News & Events
Meet some of Canada’s Honoured Veterinary Teachers!
May 3, 2019
The CVMA Teacher of the Year Award is presented annually to a teacher at each of the Canadian veterinary colleges. The recipient, selected by veterinary students, is a teacher who inspired them most by their approach to the subject, teaching methods and enthusiasm.
Below are the 2018 CVMA Teacher of the Year Award Recipients:
Dr. Bertrand Lussier, professor of surgery at the Université de Montréal – Faculté de médecine vétérinaire (FMV), obtained his DVM from FMV in 1986. After three years in private practice and obtaining a Master of Science degree in Clinical Sciences, he completed his residency in Small Animal Surgery at Cornell University’s College of Veterinary Medicine in 1994 and obtained his board certification from the American College of Veterinary Surgeons in 1997. After several years as a private practice surgeon, Dr. Lussier went back to the University of Montreal in 1999, but this time as an assistant professor of surgery, becoming full professor of surgery in 2012. He is also involved in promoting surgical knowledge and expertise abroad with a yearly commitment to the Association Marocaine Des Veterinaires Pour Animaux de Compagnie. As a veterinary surgeon, Dr. Lussier’s surgical expertise is vast (orthopedics, neurosurgery, soft tissue surgery, microsurgery) and his research interests include osteoarthritis (pain and function), the surgical correction and evaluation of the ruptured cranial cruciate ligament of the canine stifle and the development and validation of personalized 3D printed endoprostheses for canine limb sparing of the distal radius. He has also developed an expertise in the development, the validation and the application of animal models. Dr. Lussier has been honoured with 10 awards of excellence in teaching, clinical teaching and research. One piece of advice from Dr. Lussier for veterinary students and new graduates is, “The students we teach and train today are so well equipped; however they must not forget to use the tools and skills we have provided them with!”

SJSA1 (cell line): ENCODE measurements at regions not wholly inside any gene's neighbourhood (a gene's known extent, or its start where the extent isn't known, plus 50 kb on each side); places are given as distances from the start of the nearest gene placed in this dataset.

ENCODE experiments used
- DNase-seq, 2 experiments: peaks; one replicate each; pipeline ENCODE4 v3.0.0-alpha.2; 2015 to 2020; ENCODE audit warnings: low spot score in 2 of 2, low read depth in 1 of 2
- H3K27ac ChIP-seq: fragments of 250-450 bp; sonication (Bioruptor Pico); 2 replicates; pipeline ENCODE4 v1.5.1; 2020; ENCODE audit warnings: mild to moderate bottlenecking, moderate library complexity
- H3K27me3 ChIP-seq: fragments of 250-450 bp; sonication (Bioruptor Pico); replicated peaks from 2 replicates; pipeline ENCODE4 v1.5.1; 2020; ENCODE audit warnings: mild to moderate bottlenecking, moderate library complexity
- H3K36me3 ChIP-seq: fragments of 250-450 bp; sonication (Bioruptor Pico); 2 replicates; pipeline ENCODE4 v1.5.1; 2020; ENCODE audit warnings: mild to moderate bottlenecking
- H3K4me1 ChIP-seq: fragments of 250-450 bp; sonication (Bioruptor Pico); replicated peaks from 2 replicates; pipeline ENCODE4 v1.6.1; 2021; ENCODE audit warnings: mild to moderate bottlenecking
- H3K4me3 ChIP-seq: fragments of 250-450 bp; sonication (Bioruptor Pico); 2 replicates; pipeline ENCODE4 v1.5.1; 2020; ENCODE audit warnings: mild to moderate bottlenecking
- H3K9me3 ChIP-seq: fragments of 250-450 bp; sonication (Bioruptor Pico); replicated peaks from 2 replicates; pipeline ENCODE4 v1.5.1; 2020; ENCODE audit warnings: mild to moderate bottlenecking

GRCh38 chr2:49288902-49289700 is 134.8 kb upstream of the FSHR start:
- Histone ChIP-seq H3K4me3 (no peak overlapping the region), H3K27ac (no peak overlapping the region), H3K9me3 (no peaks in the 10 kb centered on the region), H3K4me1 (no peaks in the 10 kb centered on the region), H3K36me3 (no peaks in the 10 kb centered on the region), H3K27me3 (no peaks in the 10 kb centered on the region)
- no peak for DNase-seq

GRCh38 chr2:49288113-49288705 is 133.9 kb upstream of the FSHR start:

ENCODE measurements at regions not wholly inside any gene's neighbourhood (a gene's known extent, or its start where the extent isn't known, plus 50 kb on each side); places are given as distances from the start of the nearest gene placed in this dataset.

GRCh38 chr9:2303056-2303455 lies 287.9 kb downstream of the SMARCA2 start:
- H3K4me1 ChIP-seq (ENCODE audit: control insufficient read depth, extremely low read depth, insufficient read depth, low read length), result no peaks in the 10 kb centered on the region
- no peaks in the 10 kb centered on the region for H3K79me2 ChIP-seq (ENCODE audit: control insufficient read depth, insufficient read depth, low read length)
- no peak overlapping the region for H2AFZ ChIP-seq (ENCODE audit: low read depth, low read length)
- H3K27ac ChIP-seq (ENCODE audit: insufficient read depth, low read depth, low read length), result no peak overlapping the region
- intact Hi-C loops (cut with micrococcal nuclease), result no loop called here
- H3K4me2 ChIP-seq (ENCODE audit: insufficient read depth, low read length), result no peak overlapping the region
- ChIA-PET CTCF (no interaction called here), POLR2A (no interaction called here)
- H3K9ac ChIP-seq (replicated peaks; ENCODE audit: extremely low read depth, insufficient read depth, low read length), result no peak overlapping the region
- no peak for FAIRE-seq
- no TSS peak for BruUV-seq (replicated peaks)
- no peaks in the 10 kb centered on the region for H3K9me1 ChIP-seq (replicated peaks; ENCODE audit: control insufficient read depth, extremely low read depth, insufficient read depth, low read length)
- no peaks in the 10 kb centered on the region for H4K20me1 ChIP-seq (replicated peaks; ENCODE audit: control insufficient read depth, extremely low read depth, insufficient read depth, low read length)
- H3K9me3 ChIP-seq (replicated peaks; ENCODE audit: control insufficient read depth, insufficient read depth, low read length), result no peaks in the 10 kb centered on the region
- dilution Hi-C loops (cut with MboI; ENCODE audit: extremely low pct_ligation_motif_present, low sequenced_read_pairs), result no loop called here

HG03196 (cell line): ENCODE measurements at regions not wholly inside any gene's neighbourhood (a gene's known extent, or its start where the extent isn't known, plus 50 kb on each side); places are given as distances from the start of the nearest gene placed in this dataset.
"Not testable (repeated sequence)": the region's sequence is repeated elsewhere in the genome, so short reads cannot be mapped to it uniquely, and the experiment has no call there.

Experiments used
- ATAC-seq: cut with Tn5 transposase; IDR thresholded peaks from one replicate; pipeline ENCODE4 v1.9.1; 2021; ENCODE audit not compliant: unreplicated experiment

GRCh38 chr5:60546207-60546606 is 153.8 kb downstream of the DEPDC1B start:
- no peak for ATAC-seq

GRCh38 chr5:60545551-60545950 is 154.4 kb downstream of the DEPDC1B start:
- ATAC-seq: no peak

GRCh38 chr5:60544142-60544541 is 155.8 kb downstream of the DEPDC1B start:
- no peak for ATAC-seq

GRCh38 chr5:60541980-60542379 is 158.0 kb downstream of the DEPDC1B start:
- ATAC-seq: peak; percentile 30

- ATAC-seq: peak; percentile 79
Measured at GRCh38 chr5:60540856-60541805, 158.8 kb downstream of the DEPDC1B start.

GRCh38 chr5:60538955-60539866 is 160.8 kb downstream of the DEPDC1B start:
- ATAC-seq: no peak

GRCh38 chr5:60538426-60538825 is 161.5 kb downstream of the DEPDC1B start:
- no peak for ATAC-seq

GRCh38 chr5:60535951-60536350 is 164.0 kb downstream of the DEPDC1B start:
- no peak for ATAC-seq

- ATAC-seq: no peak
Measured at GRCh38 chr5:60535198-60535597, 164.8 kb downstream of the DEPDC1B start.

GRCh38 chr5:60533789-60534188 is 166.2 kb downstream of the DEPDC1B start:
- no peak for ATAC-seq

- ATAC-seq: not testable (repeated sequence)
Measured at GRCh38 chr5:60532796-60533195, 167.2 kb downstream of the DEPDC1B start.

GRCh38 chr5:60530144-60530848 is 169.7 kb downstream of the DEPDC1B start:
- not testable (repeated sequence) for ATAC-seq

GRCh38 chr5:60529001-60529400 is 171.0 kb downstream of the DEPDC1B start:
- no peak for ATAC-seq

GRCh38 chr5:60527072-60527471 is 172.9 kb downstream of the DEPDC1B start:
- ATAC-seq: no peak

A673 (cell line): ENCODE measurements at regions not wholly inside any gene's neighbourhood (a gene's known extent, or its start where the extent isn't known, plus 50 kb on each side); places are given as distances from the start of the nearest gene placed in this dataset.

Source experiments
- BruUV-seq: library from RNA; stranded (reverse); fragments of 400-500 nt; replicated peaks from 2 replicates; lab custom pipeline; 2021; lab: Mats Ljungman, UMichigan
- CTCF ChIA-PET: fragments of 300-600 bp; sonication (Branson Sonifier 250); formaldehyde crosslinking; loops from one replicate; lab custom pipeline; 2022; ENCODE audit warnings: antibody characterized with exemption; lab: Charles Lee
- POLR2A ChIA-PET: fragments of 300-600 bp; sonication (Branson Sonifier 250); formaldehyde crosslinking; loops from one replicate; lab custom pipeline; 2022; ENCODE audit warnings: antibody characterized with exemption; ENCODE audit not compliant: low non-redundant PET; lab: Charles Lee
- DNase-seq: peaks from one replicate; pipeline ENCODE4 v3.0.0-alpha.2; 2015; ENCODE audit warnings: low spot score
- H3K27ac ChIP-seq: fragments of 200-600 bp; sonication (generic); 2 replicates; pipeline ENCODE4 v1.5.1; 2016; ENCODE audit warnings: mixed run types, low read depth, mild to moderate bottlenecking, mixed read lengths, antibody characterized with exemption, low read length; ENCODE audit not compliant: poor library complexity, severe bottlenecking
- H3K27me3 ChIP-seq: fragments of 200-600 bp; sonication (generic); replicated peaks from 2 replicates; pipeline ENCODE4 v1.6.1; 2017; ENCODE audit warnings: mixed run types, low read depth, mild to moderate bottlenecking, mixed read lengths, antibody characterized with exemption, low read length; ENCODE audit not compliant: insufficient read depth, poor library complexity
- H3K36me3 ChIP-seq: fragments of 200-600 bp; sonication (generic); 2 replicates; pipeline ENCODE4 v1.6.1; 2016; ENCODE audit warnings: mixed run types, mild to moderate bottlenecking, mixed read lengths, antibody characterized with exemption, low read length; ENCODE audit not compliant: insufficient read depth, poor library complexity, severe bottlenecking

Dr. Marina Leis, an ophthalmology assistant professor in the Department of Small Animal Clinical Sciences at the Western College of Veterinary Medicine (WCVM), obtained her Doctor of Veterinary Medicine from WCVM in 2012 where she also completed a one-year small animal rotating internship and a three-year American College of Veterinary Ophthalmologists Residency. In 2016, Dr. Leis was appointed assistant professor in the Department of Small Animal Clinical Sciences at the University of Saskatchewan. During her veterinary program, Dr. Leis worked as a WCVM small animal research student and as a student clinical employee at the WCVM Veterinary Medical Centre. Dr. Leis advises veterinary students and new grads that “Veterinary medicine is a career of lifelong learning so it’s key to stay current and practice evidence-based medicine.”
Dr. Alexa Bersenas has been an Ontario Veterinary College (OVC) faculty member since 2004 and is currently an associate professor in Clinical Studies and was the Chief of the Emergency & Critical Care Services at the OVC Health Sciences Centre from 2008 until her current sabbatical. Dr. Bersenas graduated from OVC and subsequently completed a one-year small animal rotating internship at the Atlantic Veterinary College. After, she practiced small animal medicine in Toronto for two years before returning to OVC where she completed a residency in Emergency & Critical Care and a concurrent Masters in Science between 2001 and 2004. Dr. Bersenas is interested in respiratory and renal diseases, as well as feline medicine, analgesia and the provision of exceptional nursing care. In 2014, Dr. Bersenas initiated veterinary dialysis in Canada for patients with acute kidney injury. In addition to patient care, Dr. Bersenas enjoys undergraduate and graduate teaching, active participation in continuing education and if she could give veterinary students one piece of advice it would be to “Find a career in veterinary medicine that keeps you thrilled with the profession and feeling like it is more of a hobby or labour of love.”